“More Pan’s Labyrinth than Master of Shadows. A magically mysterious piece that feels like a collision between A Midsummer Night’s Dream and Willy Wonka and the Chocolate Factory. I was particularly taken by Neil Henry’s weirdly louche servant. Keith Faulkner plays the master of ceremonies, Lob, like Gene Wilder on angel dust. Helen Anker transforms enjoyably from stuffy Lady Caroline to lively woodland sprite … UNMISSABLE”

Camden New Journal

 

PETER PAN

‘BERNSTEIN’S SCORE TAKES FLIGHT AT LAST
… Stephanie Sinclaire’s delightful production of her own adaptation synthesised from JM Barrie’s various versions of his self-invented myth is uplifting … the tunes are lovely; the wit (Bernstein was his own lyricist) is deft and mischievous; and the new arrangements written by Mike Dixon, which orchestrate the music for piano, cello, clarinet and flute, combine breadth and crisp clarity managing to project everything from dreamy sensuality to the tongue and cheek attack of Tiger Lily and her Braves. Hook is brilliantly played with a flamboyant, nervous energy and drolly self-guying swagger by the hilarious Peter Land (who doubles as the neurotically sly and cowardly Mr. Darling). The delicious mermaids sing solipsistically of the lazy, hazy sea and sand delights’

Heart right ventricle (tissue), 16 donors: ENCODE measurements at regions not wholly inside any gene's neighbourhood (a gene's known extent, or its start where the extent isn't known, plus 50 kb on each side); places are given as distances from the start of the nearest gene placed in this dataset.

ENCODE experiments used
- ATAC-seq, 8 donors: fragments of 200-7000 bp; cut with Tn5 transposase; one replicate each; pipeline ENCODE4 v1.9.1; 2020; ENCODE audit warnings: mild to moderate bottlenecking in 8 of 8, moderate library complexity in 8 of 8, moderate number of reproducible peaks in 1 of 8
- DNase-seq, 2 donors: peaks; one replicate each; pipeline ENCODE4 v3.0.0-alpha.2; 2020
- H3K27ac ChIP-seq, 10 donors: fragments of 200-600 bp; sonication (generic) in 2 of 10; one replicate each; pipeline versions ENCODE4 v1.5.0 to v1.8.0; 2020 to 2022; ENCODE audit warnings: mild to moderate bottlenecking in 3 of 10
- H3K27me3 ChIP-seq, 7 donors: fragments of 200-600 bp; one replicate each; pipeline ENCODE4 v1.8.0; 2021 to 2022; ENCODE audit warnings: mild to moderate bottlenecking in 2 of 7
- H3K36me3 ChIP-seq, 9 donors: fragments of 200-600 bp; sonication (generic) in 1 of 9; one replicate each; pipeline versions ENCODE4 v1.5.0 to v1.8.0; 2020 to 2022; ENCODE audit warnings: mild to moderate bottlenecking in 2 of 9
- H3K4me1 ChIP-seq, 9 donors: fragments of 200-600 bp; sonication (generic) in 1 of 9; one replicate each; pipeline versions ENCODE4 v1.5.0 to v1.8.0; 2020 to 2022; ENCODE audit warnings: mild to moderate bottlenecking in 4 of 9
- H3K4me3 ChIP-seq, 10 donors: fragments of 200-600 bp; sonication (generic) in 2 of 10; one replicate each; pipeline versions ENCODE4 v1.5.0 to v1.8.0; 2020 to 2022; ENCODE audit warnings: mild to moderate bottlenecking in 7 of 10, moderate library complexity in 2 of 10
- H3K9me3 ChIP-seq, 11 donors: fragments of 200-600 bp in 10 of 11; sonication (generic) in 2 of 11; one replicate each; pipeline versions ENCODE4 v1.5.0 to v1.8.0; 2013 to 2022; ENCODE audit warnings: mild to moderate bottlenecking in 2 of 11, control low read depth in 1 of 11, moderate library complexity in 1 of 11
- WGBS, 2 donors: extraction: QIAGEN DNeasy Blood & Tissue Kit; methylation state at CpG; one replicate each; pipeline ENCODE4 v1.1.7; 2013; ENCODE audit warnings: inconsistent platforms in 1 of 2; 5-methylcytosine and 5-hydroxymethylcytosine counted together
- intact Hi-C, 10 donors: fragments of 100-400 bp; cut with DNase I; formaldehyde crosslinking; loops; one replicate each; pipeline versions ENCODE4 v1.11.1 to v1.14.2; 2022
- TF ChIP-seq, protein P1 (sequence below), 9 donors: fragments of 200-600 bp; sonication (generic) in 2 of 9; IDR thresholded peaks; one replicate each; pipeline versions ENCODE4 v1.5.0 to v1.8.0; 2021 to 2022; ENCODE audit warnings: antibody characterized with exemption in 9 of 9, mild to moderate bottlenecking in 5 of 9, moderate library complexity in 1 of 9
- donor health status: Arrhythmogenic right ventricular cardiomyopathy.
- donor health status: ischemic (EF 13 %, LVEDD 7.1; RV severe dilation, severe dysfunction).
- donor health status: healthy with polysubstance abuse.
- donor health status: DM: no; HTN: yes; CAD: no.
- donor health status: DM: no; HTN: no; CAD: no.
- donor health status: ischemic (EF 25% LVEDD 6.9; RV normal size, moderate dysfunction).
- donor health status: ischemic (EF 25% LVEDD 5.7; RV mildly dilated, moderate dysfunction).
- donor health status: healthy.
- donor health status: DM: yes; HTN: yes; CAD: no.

Paul Taylor, The Independent

 

TOP FIVE CRITICS CHOICE THE TIMES
‘Seventeen months after the death of its founder Dan Crawford, the Kings Head can still claim to be one of the most enterprising outfits in town. Imagine: 22 performers somehow contriving to share a stage that’s the size of a largish handkerchief and even managing a soupcon of flying. Imagine it again: a pub theatre in Islington giving the British stage premiere of the score that Leonard Bernstein wrote for Peter Pan in 1950 … and the world premiere of the complete score … splendidly raggety Lost Boys … Kastin is a fine Peter … she’s absolutely credible as the exhilarated lad-Barrie’s wishful self-portrait perhaps – ‘who always want to be a boy and have fun’.

 

Lisa Holliman is a sweet apple-cheeked Wendy and Peter Land … gives a certain menace. Stephanie Sinclaire’s production is clear, surprisingly uncrowded … warm and good-natured. This is a revival that gives them plenty to wonder at.’

Benedict Nightingale, The Times

 

FOUR STARS SUNDAY TELEGRAPH